She saw me as her Little Lord Fauntleroy; I saw myself as Huckleberry Finn.
My visit with Grandma began as my mother and I left the oppressive heat of the sidewalk and stepped beneath the shadow of the green entrance canopy to her apartment off Central Park in New York City. There was a glow of marble and the smell of polish in the dim lobby. Then came the mysterious hum of the elevator, the clackety sound of its gate being drawn open and closed, and the rushing sensation of air as we moved upward. The elevator man smiled and leaned down to shake the hand of the small boy that was me.
Grandma's hall closet held my bed and moth-ball-reeking blankets. The folded bed rolled on small wheels over the waxed parquet floor. I helped to make it in the bay window overlooking rooftops and trees I longed to climb, 14 stories below in the park.
Grandma was my father's stepmother, a career woman when few careers were open to women. She had never had children. She had been a beauty, self-confident, imposing, yet she liked to be kissed often and told how much I loved her. Teaching music was her career, and her success was evident from the large, well-furnished apartment in a then-fashionable neighborhood. A gleaming black Steinway grand stood in the corner of the living room. Everything else in the apartment was at my disposal, but the piano was never to be touched. When her students came for lessons, their affection for her was so obvious that I felt an uneasy sense that they loved her more than I did.
I resisted her correcting my grammar and insisting that I take unnecessary baths, say thank you, act polite. She outfitted me to wear a necktie, to look like a well-behaved young man. Her intent was evident. On the wall in the living room was a large etched print in a gilt frame. An arrogant Little Lord Fauntleroy in velvet jacket gazed out with large, limpid eyes, purposelessly. I despised him. Grandma had a scant two weeks to civilize the savage in me. How could she have understood my contempt for city ways, apartment confinement?
The George Washington Bridge had only recently joined Manhattan to the Jersey shore. My real life was lived on the other side of the broad Hudson River as a pioneer, a frontier scout in the Bergen County wilderness. With adventurous friends I explored houses left abandoned by the Depression and dug underground huts in deserted woodlots. We felled trees to span the excavation, covering them with branches and sod, and camouflaged the trapdoor entrance. In the darkness beneath the earth, we conspired in the sooty light of a candle, assailed by the smell of roots and damp earth. We invented secret initiations and Indian lore, fashioned reed arrows tipped with sharp bone. We climbed trees in the silent woods or lay among crisp oak leaves in ambush, listening for the snap of a dry twig or the soft tread of moccasined feet.
Granddad's binoculars were always on the window sill of the bay window. Together we studied the ships plying the gray water of the Hudson. Though I couldn't see it, I knew that my home was on the other side of the river, beyond the steep Palisades. I was taken for walks in the park to feed pigeons, to the Museum of Natural History to see the thrilling skeletons of dinosaurs, but like the Steinway, they were not to be touched. We even visited the New York World's Fair to see the 1939 vision of the future, the world I live in now.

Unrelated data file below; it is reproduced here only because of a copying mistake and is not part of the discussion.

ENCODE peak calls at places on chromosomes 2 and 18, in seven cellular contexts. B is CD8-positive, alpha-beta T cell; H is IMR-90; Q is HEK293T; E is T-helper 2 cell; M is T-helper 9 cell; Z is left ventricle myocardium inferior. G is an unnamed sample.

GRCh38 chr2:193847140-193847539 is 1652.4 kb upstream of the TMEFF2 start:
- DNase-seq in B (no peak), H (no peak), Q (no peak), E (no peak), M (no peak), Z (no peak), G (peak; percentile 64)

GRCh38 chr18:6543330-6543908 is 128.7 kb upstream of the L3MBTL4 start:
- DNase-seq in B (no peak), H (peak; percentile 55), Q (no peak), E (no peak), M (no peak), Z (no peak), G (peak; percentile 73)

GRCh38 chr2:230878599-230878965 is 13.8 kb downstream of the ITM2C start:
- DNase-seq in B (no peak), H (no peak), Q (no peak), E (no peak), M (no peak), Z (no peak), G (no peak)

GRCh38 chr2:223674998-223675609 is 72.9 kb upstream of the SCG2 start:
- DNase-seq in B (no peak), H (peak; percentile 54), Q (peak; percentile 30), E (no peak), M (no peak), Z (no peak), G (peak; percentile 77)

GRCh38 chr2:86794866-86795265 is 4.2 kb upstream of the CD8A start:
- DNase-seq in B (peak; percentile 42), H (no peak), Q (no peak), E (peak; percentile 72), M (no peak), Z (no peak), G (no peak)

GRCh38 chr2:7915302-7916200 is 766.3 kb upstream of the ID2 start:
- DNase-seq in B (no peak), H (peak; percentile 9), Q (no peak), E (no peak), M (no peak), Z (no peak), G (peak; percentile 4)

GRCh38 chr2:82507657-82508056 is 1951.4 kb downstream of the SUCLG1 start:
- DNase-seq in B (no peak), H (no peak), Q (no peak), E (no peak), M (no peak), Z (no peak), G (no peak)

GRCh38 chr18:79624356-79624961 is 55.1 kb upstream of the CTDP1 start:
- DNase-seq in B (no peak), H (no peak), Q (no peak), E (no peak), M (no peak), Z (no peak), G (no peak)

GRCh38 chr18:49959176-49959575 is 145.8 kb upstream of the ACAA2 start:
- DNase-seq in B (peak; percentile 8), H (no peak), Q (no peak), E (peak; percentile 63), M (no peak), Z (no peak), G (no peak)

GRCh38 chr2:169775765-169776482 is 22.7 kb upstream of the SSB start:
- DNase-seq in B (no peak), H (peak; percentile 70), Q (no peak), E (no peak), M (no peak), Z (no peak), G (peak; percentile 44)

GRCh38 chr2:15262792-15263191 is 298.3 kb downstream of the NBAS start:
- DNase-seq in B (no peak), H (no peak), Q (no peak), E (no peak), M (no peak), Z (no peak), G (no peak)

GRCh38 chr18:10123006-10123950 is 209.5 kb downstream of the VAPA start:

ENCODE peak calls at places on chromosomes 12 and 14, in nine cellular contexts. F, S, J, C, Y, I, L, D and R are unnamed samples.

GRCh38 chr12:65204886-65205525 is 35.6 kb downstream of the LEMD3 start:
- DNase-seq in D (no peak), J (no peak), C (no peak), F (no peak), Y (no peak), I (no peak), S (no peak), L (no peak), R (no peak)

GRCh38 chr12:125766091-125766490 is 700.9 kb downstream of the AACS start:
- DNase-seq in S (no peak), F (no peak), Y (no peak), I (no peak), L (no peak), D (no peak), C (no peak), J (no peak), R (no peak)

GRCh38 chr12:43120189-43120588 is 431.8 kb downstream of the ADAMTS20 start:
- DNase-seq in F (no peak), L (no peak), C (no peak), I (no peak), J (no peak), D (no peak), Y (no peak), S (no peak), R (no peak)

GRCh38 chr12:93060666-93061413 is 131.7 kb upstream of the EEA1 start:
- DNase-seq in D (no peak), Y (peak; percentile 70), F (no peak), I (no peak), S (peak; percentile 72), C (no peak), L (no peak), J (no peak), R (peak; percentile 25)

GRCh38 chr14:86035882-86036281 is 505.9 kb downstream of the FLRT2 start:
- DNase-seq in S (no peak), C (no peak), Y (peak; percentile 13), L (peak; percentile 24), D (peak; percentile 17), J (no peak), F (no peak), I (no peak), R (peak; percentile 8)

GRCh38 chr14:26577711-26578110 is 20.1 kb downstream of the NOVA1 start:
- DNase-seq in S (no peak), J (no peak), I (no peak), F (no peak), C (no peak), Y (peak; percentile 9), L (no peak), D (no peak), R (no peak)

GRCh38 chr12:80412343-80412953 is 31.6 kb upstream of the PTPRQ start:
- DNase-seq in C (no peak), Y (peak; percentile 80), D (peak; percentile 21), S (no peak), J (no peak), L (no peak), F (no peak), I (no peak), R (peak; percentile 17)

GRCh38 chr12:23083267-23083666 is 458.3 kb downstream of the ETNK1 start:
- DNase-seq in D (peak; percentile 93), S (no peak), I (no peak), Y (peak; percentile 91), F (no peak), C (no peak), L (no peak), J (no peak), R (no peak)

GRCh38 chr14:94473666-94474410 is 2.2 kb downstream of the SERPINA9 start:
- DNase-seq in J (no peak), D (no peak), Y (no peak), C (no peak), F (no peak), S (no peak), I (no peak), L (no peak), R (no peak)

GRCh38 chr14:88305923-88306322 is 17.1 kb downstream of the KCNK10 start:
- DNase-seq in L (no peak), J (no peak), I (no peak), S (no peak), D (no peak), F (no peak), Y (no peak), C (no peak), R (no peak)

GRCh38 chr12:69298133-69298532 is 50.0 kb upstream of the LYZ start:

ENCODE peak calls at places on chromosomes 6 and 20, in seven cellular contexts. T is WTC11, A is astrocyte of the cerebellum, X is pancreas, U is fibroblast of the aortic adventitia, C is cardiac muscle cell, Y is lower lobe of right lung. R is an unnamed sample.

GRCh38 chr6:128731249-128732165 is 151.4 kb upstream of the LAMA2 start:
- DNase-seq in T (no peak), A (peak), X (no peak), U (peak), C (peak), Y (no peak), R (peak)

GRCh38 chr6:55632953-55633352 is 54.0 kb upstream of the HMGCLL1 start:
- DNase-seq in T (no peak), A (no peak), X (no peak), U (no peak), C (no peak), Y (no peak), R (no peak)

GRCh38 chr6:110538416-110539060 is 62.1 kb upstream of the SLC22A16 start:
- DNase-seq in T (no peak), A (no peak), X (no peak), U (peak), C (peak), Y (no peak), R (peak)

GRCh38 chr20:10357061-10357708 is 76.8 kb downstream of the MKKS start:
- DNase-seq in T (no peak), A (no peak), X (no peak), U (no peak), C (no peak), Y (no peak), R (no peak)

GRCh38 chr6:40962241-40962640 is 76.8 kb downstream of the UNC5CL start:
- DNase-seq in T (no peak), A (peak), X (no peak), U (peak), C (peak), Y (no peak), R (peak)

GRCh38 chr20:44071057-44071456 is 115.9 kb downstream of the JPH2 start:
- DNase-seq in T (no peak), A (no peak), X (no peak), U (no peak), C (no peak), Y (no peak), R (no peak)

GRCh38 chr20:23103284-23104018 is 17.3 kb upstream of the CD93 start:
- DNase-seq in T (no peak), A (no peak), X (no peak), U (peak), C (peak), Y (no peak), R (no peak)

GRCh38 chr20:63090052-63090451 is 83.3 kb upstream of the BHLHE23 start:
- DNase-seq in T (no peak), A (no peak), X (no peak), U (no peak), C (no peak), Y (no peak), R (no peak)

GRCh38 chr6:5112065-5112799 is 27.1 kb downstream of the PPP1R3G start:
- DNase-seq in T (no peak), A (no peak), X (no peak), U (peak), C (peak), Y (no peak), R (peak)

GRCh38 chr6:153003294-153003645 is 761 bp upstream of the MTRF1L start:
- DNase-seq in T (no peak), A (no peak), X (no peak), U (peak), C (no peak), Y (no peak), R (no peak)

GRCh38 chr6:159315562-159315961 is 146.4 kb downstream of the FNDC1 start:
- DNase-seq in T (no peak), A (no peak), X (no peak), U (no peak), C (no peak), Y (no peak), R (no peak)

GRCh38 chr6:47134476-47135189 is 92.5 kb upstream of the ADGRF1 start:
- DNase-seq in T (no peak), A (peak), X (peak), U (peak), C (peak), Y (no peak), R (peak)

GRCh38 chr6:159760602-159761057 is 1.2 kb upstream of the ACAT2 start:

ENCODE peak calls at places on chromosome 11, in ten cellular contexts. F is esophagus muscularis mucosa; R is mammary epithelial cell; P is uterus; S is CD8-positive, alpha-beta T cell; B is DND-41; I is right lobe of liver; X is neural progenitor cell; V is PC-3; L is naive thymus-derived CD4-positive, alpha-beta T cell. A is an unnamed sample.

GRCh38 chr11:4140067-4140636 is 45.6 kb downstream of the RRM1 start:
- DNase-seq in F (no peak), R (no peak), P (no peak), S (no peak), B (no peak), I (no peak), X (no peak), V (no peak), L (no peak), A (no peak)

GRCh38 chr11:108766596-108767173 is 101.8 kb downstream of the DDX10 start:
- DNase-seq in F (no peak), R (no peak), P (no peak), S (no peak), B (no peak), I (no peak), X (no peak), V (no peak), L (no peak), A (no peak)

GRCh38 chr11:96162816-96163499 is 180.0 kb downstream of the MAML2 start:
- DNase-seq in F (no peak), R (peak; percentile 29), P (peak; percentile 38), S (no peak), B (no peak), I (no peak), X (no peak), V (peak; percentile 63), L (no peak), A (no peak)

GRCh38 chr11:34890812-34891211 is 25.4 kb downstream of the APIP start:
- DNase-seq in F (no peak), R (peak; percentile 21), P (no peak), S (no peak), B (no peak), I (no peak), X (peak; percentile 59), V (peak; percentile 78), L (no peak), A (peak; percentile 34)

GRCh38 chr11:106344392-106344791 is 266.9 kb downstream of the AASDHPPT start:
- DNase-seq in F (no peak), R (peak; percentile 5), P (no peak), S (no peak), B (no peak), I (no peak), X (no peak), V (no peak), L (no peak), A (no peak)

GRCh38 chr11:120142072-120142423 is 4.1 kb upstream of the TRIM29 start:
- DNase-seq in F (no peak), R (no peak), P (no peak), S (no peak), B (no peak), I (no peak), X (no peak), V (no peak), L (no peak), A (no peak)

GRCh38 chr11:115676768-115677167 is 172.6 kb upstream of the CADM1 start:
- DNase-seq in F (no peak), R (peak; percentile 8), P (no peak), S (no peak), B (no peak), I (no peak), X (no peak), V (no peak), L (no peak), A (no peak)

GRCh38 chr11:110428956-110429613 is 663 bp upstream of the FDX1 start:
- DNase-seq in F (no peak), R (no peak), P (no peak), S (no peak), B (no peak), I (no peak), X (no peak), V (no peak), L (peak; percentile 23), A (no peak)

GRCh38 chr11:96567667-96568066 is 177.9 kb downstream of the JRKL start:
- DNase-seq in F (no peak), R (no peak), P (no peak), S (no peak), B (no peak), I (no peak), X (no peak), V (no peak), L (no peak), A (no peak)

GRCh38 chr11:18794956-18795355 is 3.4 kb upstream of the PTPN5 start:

In the evening we listened to the radio - news and cultural programs, never my favorites like "Jack Armstrong," "The Shadow," or "The Lone Ranger." There was no TV. My grandparents' favorite show was "The Quiz Kids." "Such clever boys," they would say; if I studied hard I might become like one of them.
At bedtime Grandma sat beside me as I said a brief prayer for my family. She kissed me good night. As I lay amid the fragrance of starched sheets and the reek of camphor fumes, I looked out to see a large sign perched against the darkness of the Palisade cliffs and reflected in the water. It proclaimed SPRY to the restless city.
GRANDMA'S vigilance followed me when I returned home, as polite thank-you letters were required for my vacation and for her many gifts throughout the year. These brief thank-you messages taxed my mother's ingenuity. Given the choice, I would not have written at all. Given the choice, I would have preferred to visit my other grandmother, my mother's mother. Her large suburban house breathed with uncles, aunts, and cousins. She had seven children. She rarely gave me presents, never demanded letters or polite behavior. I never regretted being there, nor did I question loving her.
After graduating from high school, I worked in New York City and occasionally visited my grandparents. Often I arrived early and waited in the entrance hall. With only a developing awareness of the beauty of classical music, I was introduced to her pupils at the conclusion of their lessons. And in that shy, clumsy moment, I was bathed in the radiance of their regard for her.
By then the polite letters she required of me as a child had matured into natural correspondence. And letters have a way of evolving into writing for expression, for pleasure.
I see now that love comes to us in very different ways. It comes emotionally, warm and childlike, unquestioning, immediate, undemanding. But love is also expressed with maturity and deliberate thoughtfulness; it provokes and encourages commitment. This kind of love requires time for its fulfillment. Now as I read one of her many letters, in the sound of her voice I see her clearly. She was not easy to love, but I am always listening for her praise.